Wednesday, February 6, 2013

The Rangeress and the Remorhaz

Hobgoblins have baboon faces...just so you know

Observant readers have doubtless noticed a new tab among the row of pages.  This new page features the entire rules to Adventures in the Dungeon, a game by Gary Gygax.  In 2011, Zenopus Archives posted about the game and even provided comprehensive charts and summaries.  Yet there are some observations your humble host would care to make and – in this regard – Thoul's Paradise presents Gary's rules the way Gary wanted you to see them.  The only difference is that certain terms claimed as intellectual property by Wizards of the Coast have been replaced with 'Ocular Terror,' 'Cadaver Creeper,' and 'Brownish Brute.'

Adventures in the Dungeon was published as part of The Official Advanced Dungeons & Dragons Coloring Album from Troubador Press in 1979.  The album consists of alternating pages of (uncolored) art by Greg Irons with the facing pages providing a narrative that describes and connects the images.  The story is about a stalwart band of adventurers exploring a dungeon; many 'colorful' details are mentioned to aid anyone using the album for it's intended purpose.  The rules for Adventures in the Dungeon are presented at the bottom of the narrative pages, one or two paragraphs per page.

Troubador Press claimed copyright to the album, but TSR claimed copyright to the “illustrations of AD&D monsters and text.”  Supposedly, Gygax wrote that text but he held the copyright to Adventures in the Dungeon separately.  I find this interesting.  Was this a way for Gary to get some income separate from TSR's slice of the pie?  The second sentence of the rules begins, “Normally a Dungeons game...”  Note that Gygax doesn't say “an AD&D game” or “a Dungeons & Dragons game” or even “a role-playing game” – he says “a Dungeons game.”  Was this done to avoid using the D&D trademark in a work copyrighted by Gygax and not TSR?

In full, that second sentence reads, “Normally a Dungeons game has very few actual rules and the play is controlled by a Dungeon Master.”  So, in the same year that the Dungeon Masters Guide was released, Gygax made the claim that the “Dungeons game has very few actual rules.”  I wonder if the irony was intentional.

The 'dungeon map game board' was clearly derived from the 'sample floor plan' in the Holmes basic game book.  Was Gary's copyright supposed to include this derivative work?  What about the “illustrations of AD&D monsters” on the game board?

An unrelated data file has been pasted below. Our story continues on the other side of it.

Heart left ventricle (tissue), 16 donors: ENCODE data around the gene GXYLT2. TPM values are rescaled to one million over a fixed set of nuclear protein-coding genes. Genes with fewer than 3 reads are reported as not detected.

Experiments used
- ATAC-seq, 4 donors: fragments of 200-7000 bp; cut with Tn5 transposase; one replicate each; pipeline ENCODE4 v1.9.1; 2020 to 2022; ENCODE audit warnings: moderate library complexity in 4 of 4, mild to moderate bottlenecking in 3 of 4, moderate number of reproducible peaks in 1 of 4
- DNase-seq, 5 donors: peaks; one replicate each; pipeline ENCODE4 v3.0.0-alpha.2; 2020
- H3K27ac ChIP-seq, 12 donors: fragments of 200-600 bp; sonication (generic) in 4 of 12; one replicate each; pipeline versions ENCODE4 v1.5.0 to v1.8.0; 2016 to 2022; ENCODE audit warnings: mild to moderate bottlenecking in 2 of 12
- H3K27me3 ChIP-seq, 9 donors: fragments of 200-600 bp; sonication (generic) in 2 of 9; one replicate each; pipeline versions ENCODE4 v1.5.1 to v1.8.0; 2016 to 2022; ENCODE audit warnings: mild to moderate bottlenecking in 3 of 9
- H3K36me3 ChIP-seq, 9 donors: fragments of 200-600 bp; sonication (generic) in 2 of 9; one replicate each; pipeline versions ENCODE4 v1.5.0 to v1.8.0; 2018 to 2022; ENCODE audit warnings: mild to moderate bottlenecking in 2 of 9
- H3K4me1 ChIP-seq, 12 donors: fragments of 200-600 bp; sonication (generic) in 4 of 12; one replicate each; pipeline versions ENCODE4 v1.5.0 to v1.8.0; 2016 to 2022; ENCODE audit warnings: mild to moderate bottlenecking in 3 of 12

In the game, players control characters that fight monsters in a dungeon and – if successful – recover the Holy Talisman of St. Cuthbert.  In less than 2,400 words, Gygax presents a game that capably conveys the essence of (1979) D&D play.  There are four characters, each with its own abilities:  Paladin, (Dwarven) Fighter, Wizard, and...Rangeress.  Adventures in the Dungeon and discussions thereof are likely the only places where the word “Rangeress” occurs (or will ever occur).  I can understand why Gygax would want to avoid using a thief or a cleric in this introductory game.  For commercial purposes, I can understand why Gygax would want to include an obviously female character.  A sorceress rather than wizard may not be ideal because it could be seen as the 'weakest' character.  A female Dwarf is out of the question, of course.  What's left?  Paladina?  Paladinette?  Given these considerations, 'Rangeress' sort of makes sense.

After a monster is defeated, the dice are rolled.  (The game requires two normal dice.)  If the result is 12, then the characters find the Holy Talisman.  I would change it so that if doubles are rolled (other than boxcars), the characters find a healing potion that allows a character to recover one hit.

The movement rate is nine squares per turn, but if a monster is not encountered, the characters move an additional nine squares.  Why nine squares?  Why not point-to-point movement?  I would change it so that if the characters travel nine squares and do not reach a 'monster area,' a check is made for wandering monsters.  If an exact score of seven is rolled on the dice, the characters would encounter a party of goblins.  Otherwise, there would be no wandering monster encounter that turn.  The number of goblins in the party would equal the number of characters; they would have one hit each and perhaps a -1 to their attack.  There would be no possibility of treasure.  This 'wandering monster' nuisance would cause players to plan movement.  It also introduces the possibility that the characters may die after finding the Holy Talisman but before exiting the dungeon.

Gygax offers a scoring method with only four possibilities; essentially, the number of surviving characters after the Holy Talisman is found.  Gygax encourages players to keep track of their scores because with repeated “runs through the dungeon,” players should find it easier to accomplish the goal.  Instead of a four-option scoring system, I would have players total the characters' remaining hits.

'Area 10' features a remorhaz.  Why a remorhaz?  Why?  It's a very rare monster that inhabits “only the chill wastes” (according to the Monster Manual).  Gygax uses a remorhaz, but there are no dragons in the dungeon.  Why use a remorhaz when you could have used a dragon?


  1. Why a remorhaz? Why?

    That's the question we all have to ask ourselves.

  2. Remorhaz are the shit, that's why. Check that moustache. Like something out of a Chinese hell.